No matter if you have some house batteries in your camper of if you decide to simply run your power from the starter battery (not a good idea, though) or if you plan some shore power AC access, you’ll need to install some electrical outlets inside your van to run and charge the things that will make your camper life so much easier.
I have both AC (110V) and DC (12V) in the van and wanted to have some USB ports in the main cabin as well as the regular AC outlets. With this setup I can run my portable fridge/freezer and have plenty of USB ports to charge phones or tablets when needed.
The AC outlets you can find in your local hardware store but you should definitely get some that are made for humid environments (bathroom or outside) and have a GFCI safety switch, which means it will cut the power once it detects a ground fault. Depending on your AC power needs you can install single or double outlets.
You can find plenty of choices for your 12V DC outlets. Either cigarette plug style (the ones that you can find in the drivers cab) to plug in your regular cigarette plug style charger or ones that have USB ports or a combination of both.
I’m not going into the details of wiring but I would like to describe how I mounted the outlets. If you already have a solid wooden wall or if you want to install them in a cabinet you can mount the outlets directly there. But if you have the original plastic wall covering you need a backing plate to have a solid foundation.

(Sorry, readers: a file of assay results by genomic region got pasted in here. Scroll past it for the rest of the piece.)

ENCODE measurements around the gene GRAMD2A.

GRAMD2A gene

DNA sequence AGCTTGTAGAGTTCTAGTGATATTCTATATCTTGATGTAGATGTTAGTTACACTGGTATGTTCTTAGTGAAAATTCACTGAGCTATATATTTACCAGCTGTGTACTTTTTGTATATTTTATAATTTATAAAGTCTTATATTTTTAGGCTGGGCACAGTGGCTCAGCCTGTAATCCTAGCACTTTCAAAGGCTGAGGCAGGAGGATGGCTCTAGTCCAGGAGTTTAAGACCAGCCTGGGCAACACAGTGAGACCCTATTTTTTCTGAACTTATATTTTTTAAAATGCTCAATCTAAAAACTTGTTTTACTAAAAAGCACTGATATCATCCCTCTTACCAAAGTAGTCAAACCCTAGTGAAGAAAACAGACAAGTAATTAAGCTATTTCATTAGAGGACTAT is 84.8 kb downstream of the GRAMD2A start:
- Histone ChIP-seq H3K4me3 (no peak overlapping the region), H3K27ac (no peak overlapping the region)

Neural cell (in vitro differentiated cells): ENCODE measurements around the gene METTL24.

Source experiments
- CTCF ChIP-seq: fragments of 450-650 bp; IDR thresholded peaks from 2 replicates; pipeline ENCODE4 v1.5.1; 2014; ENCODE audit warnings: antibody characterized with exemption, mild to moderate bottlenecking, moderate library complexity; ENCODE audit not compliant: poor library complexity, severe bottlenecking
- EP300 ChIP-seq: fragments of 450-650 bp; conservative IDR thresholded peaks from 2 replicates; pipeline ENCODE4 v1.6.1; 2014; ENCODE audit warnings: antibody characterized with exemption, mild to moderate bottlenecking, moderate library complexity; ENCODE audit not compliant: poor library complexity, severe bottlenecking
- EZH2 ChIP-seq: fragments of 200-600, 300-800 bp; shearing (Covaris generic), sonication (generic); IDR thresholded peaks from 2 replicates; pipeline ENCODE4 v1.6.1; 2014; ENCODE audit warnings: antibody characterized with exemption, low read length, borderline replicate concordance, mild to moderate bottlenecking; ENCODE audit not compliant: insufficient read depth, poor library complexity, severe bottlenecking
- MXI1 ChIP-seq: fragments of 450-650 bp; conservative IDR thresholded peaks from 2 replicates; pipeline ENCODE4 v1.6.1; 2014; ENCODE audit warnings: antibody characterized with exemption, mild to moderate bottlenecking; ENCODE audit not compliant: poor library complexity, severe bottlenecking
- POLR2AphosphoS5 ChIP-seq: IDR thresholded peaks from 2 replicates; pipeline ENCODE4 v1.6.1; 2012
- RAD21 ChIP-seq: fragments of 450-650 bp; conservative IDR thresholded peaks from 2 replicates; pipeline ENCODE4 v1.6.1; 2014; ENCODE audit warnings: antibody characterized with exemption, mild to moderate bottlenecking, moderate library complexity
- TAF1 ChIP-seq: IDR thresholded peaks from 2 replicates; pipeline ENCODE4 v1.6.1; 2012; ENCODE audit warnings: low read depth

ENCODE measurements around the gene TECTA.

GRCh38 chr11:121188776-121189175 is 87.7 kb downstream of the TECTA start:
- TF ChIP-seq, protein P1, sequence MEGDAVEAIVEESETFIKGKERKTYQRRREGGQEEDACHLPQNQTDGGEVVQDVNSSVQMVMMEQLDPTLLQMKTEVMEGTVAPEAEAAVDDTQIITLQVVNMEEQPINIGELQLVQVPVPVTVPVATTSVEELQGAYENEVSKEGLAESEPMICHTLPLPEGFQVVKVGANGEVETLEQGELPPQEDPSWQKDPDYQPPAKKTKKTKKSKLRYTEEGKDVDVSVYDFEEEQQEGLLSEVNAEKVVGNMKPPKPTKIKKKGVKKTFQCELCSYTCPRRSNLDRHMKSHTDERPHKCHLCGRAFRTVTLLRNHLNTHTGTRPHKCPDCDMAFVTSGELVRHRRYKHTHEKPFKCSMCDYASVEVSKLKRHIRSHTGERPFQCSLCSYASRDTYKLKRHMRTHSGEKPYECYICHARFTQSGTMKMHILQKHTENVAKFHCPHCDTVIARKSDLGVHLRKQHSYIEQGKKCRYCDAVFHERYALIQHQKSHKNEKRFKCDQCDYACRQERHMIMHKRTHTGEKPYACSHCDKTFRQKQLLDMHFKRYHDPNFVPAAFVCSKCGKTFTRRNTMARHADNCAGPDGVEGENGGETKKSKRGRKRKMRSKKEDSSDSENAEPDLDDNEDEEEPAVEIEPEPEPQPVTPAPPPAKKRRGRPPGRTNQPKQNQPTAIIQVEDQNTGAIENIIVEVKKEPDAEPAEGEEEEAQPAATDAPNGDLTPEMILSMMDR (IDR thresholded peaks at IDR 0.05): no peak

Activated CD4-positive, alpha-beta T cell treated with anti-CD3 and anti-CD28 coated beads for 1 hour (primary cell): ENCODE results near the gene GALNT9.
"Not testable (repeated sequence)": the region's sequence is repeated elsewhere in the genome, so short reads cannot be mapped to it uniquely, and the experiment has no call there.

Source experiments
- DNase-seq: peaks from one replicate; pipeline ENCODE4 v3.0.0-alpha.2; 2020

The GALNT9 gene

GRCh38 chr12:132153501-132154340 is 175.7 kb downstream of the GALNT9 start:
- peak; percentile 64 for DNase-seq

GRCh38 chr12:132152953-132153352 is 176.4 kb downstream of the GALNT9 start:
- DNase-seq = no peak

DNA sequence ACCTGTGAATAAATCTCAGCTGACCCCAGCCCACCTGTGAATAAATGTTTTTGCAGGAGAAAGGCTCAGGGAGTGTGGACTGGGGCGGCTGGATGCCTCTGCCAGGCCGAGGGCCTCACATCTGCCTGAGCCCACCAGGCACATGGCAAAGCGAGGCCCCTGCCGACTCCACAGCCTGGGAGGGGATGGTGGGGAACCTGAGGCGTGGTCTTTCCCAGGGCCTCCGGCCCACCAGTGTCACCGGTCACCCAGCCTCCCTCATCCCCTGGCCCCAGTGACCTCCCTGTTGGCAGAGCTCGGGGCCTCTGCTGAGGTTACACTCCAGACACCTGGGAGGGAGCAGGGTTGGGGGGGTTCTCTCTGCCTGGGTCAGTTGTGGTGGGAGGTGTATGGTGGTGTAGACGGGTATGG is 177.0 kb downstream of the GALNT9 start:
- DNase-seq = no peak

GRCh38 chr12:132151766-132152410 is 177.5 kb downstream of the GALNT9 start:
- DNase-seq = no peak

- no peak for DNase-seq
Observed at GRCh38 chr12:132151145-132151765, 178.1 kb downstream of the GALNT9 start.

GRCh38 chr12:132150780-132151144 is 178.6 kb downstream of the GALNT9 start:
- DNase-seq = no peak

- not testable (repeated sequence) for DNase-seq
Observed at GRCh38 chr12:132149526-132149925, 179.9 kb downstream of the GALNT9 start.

The plate itself is made out of a piece of plywood that I cut to size to fit into the lower wall frame. Mark the outlines of the outlets (for the DC outlet you’ll need to use a 1 gang wall box) and cut the holes. I also painted the plywood with Polyurethane to protect it from humidity and growing mold.
To attach the backing plate to the metal frame I simply used some brackets that I bent into the right angle – you can see one bracket in the next picture.
Now the tricky part is to cut the same holes into the plastic wall sheets at the exact same position as the backing plate. My wife actually gave me the tip to use some lipstick to outline the holes on the backing plate and then simply press the plastic wall against the installed backing plate. You’ll end up with a copy of the holes on the backside of the plastic sheet 🙂 Cut again – I would recommend to start with smaller holes just to be on the safe side in case you misaligned the two and work your way to a perfect fit.
Once you mounted your plastic wall, the only thing left is to install the outlets and you’re done with the AC/DC outlet installation in your camper van. This is how it looks now in my van – I have one of each on both sides, so in total 4 USB ports, 2 cigarette lighter plugs and in total four DC outlets (which i’ll never need at the same time).
- Drill & Drill bits
- metal & wood screws
- AC & DC outlets
- 1 gang wall box to mount DC outlet